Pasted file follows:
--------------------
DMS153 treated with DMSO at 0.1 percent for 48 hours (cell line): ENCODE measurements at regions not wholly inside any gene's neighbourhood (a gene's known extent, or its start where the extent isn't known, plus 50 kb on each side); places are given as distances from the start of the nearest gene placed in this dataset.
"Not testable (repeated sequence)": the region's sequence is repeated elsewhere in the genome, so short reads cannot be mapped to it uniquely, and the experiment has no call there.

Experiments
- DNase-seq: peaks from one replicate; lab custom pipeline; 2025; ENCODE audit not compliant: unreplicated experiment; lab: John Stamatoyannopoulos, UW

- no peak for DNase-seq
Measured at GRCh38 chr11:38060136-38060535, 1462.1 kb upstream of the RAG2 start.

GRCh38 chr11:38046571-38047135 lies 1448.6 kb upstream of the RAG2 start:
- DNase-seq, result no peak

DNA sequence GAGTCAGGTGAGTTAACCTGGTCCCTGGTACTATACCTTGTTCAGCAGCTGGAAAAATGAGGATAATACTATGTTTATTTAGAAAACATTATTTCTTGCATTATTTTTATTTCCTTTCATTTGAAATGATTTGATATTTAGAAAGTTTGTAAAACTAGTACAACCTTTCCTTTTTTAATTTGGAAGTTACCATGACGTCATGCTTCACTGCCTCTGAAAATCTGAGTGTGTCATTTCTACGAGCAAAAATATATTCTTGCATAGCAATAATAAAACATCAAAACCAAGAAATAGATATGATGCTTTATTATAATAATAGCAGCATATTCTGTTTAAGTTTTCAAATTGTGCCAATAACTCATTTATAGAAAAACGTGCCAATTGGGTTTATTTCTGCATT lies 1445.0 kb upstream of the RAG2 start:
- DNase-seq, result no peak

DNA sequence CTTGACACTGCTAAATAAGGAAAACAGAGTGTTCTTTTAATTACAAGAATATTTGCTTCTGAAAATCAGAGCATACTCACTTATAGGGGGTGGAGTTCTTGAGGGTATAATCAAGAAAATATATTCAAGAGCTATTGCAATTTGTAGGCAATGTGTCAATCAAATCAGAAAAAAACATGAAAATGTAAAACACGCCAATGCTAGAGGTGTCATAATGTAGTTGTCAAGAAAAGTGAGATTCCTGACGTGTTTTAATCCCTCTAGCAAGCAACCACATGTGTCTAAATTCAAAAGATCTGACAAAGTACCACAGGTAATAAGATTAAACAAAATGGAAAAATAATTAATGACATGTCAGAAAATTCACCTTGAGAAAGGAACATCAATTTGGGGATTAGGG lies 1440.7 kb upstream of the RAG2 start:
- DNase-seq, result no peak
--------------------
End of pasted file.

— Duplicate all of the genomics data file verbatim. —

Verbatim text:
DMS153 treated with DMSO at 0.1 percent for 48 hours (cell line): ENCODE measurements at regions not wholly inside any gene's neighbourhood (a gene's known extent, or its start where the extent isn't known, plus 50 kb on each side); places are given as distances from the start of the nearest gene placed in this dataset.
"Not testable (repeated sequence)": the region's sequence is repeated elsewhere in the genome, so short reads cannot be mapped to it uniquely, and the experiment has no call there.

Experiments
- DNase-seq: peaks from one replicate; lab custom pipeline; 2025; ENCODE audit not compliant: unreplicated experiment; lab: John Stamatoyannopoulos, UW

- no peak for DNase-seq
Measured at GRCh38 chr11:38060136-38060535, 1462.1 kb upstream of the RAG2 start.

GRCh38 chr11:38046571-38047135 lies 1448.6 kb upstream of the RAG2 start:
- DNase-seq, result no peak

DNA sequence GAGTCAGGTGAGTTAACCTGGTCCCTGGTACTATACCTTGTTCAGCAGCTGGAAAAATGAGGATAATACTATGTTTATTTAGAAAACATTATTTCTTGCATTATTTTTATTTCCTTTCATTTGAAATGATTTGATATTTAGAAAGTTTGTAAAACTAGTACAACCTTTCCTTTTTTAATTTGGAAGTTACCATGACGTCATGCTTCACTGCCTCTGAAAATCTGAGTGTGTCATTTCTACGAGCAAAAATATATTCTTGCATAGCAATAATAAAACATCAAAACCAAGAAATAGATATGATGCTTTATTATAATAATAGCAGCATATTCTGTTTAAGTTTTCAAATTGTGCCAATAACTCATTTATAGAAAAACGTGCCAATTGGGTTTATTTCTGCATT lies 1445.0 kb upstream of the RAG2 start:
- DNase-seq, result no peak

DNA sequence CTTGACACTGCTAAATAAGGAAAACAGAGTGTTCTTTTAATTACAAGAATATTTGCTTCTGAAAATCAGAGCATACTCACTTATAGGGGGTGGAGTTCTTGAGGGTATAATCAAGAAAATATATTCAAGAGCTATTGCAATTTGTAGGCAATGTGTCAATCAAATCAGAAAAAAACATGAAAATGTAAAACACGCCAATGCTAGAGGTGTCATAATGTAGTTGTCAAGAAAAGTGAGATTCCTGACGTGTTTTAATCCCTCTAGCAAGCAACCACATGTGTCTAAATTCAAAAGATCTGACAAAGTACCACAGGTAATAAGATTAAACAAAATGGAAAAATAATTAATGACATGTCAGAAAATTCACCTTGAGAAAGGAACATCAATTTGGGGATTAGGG lies 1440.7 kb upstream of the RAG2 start:
- DNase-seq, result no peak